The US can deploy massive military assets, but is constrained on all fronts when it comes to dealing with North Korea. Photo: AFP / Erwin Jacob V Miciano / Navy Office of Information

The United States “is no longer qualified to speak to us from a position of strength,” crowed the imperious senior diplomat from the People’s Republic of China, to US Secretary of State Antony Blinken at a particularly frosty meeting in Anchorage, Alaska.

Much to the Joe Biden administration’s credit, it appears to be taking the potential threat that China poses the United States more seriously than it did during the contentious 2020 presidential campaign. 

Yet one must ask an uncomfortable question: What if China’s representatives are correct? As my colleague David P Goldman reports, “American influence is fragile in several key Eurasian nodal points and China has the capacity to hurt the United States in retaliation for American efforts to build an alliance to contain it.”

In other words, as America spastically pivots to Asia, China judiciously swings toward its west – and the reason that China is even attractive to the powers along its western periphery is China’s increasing power.

Part of the problem is perception. The way that American policymakers measure national power is insufficient for the 21st century. Chinese scholars, in my opinion, have developed a much better method to analyze the competitive power of a nation-state.

Known as “zonghe gouli,” or the “comprehensive national power” (CNP) assessment, China’s methodology for measuring the nation’s power relative to those of its competitors helps to explain how China has evolved into a serious challenger to the United States and its allies over the last 30 years. American analysts should study the CNP methodology and apply that when assessing US power relative to that of its competitors. 

During the Cold War, the Soviets used a similar methodology, which they referred to as the “correlation of forces.” This kind of analysis would help policymakers devise better strategies for responding to the all-of-society challenges emanating from China (and elsewhere).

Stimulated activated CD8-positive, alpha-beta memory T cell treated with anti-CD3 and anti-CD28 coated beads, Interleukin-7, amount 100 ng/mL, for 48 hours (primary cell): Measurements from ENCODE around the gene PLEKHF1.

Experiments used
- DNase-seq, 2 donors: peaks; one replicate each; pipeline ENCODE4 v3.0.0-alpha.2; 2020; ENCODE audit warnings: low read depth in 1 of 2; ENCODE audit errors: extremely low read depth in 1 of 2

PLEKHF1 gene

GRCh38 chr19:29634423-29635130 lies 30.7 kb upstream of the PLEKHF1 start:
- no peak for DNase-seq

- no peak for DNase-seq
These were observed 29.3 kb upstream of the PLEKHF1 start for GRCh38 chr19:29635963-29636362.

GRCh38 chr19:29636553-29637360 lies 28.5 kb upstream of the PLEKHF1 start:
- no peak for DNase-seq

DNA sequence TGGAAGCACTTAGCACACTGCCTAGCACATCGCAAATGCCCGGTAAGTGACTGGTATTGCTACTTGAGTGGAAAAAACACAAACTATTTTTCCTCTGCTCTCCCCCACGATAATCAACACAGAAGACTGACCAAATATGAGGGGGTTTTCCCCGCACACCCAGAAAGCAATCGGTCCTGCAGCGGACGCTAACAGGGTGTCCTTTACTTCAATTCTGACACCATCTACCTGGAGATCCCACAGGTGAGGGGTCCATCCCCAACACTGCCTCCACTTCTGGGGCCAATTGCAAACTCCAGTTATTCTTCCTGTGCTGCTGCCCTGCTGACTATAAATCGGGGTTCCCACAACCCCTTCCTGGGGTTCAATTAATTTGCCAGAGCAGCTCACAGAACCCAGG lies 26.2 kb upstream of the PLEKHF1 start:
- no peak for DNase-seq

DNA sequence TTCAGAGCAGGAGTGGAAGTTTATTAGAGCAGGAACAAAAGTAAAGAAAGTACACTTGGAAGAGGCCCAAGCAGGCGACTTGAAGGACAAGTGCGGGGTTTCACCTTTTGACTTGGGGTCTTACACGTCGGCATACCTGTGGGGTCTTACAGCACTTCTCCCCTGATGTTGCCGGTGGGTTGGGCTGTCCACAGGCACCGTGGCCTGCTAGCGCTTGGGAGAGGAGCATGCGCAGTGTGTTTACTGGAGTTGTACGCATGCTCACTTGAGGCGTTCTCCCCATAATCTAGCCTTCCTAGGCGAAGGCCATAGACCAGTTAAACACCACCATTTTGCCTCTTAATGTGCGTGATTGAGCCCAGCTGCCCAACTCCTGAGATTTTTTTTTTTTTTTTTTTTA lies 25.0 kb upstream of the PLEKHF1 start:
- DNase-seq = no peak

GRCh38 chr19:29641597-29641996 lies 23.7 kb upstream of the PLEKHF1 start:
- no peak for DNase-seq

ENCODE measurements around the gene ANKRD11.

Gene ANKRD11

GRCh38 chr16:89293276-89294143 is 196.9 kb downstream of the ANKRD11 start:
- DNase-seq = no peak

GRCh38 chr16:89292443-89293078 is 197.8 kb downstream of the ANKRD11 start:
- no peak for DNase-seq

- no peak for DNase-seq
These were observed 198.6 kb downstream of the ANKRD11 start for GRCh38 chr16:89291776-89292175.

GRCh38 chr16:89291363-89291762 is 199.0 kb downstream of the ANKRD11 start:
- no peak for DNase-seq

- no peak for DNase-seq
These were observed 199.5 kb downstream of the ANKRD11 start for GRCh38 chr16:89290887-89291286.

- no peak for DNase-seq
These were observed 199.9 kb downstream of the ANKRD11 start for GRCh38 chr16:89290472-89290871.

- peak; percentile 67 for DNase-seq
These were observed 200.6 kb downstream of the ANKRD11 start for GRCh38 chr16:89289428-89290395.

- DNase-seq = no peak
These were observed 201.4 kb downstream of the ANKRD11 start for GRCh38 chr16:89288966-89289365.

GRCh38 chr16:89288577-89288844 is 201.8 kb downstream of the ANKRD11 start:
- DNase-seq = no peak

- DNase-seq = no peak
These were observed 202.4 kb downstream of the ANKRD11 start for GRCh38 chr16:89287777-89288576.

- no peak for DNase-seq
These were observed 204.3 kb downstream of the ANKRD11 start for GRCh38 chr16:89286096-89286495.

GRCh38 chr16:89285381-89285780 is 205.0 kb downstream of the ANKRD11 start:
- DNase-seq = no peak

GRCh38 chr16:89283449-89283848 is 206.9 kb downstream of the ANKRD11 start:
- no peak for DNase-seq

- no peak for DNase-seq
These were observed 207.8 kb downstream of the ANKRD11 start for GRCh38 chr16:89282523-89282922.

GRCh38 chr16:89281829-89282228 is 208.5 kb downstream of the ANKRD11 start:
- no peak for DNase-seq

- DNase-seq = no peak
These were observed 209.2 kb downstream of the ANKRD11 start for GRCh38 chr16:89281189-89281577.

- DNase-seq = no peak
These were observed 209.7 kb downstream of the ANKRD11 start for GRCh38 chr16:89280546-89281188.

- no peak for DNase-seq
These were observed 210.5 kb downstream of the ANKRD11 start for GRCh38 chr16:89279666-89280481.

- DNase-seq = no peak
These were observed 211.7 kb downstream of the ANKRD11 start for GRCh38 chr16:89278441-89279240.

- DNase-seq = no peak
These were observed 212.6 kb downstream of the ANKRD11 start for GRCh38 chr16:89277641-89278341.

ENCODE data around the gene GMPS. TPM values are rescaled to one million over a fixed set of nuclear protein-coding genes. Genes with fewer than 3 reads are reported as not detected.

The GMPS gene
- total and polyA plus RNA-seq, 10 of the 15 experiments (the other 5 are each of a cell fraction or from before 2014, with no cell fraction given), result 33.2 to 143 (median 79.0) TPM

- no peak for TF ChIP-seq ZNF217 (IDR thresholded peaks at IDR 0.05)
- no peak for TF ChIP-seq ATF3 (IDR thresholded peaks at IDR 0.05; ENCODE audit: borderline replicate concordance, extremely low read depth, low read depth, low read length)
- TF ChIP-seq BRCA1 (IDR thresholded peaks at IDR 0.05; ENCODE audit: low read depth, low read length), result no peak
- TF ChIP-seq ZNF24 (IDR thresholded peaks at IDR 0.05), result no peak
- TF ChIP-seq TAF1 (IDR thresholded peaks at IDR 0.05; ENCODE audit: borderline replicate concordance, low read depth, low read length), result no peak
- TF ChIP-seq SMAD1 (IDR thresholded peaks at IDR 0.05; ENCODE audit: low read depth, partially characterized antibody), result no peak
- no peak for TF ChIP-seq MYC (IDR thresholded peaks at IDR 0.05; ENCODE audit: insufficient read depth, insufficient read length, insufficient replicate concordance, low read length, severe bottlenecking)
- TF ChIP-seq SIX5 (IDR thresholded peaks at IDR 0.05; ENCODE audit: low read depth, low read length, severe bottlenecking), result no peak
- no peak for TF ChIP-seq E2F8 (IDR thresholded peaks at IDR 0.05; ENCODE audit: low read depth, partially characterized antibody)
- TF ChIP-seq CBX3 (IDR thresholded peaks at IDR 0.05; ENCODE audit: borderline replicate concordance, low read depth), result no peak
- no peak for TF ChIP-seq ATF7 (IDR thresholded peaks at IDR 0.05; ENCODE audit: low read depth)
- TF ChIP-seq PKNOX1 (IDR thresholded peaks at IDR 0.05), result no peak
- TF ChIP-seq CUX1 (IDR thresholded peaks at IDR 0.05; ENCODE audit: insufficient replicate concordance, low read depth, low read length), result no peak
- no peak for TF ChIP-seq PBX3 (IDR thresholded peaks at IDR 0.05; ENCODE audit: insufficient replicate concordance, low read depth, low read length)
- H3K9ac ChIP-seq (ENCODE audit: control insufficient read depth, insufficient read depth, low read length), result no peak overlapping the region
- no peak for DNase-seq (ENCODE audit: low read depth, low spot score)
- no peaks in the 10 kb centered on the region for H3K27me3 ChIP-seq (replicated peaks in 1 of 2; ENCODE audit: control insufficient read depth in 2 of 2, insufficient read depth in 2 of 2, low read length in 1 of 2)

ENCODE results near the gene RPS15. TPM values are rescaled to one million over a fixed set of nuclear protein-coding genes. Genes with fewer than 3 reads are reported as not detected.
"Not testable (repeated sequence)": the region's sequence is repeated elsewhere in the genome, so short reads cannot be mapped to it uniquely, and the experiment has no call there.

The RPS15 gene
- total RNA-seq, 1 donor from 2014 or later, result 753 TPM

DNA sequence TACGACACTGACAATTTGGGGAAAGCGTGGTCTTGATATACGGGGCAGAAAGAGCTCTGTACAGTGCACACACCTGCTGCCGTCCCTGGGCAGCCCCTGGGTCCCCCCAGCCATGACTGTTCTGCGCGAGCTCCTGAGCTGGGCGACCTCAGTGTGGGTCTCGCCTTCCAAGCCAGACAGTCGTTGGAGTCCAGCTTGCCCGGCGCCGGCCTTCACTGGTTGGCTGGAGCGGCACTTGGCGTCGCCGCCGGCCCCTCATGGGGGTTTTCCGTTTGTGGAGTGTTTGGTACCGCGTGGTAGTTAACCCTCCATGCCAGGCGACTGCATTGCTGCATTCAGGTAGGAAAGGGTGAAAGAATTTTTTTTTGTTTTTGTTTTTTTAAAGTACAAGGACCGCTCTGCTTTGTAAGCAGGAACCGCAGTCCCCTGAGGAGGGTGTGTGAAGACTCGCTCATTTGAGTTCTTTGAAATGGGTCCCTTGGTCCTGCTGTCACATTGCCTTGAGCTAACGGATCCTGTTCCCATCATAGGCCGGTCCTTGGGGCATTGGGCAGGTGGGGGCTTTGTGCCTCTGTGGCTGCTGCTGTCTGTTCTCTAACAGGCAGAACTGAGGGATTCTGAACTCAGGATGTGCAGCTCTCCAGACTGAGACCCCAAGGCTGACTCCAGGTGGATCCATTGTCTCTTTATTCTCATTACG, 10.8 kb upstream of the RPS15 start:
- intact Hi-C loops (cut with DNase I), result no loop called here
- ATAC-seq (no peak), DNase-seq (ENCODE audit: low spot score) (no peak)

One notable version of the CNP comes from Chinese scholar Huang Shuogeng. Huang’s variant comprises a “material or hard power index (such as economic wealth, natural resources, science and technology, military might); spirit or soft power index (such as political power, foreign affairs, culture, education); coordinated power index (such as line of command, leadership in policy decision-making); and finally, environmental index (such as international environment).”

Beyond that, Huang’s version of the CNP assessment has an “appraisal index system,” which includes national strategy goals, political stability, and decision-making capabilities.

Huang long argued that the United States would remain the world’s pre-eminent power from 2000 until 2020. He predicted that by 2020, China would be second. This certainly appears to be a prescient analysis conducted over many years by Huang and his fellow scholars of national power at China’s Academy of Military Science (AMS). 

The CNP model notwithstanding, since 2014, China became the largest economy in terms of purchasing power parity (PPP). In GDP terms, China is currently the second-largest economy, although it is expected to displace the United States as the largest economy this decade.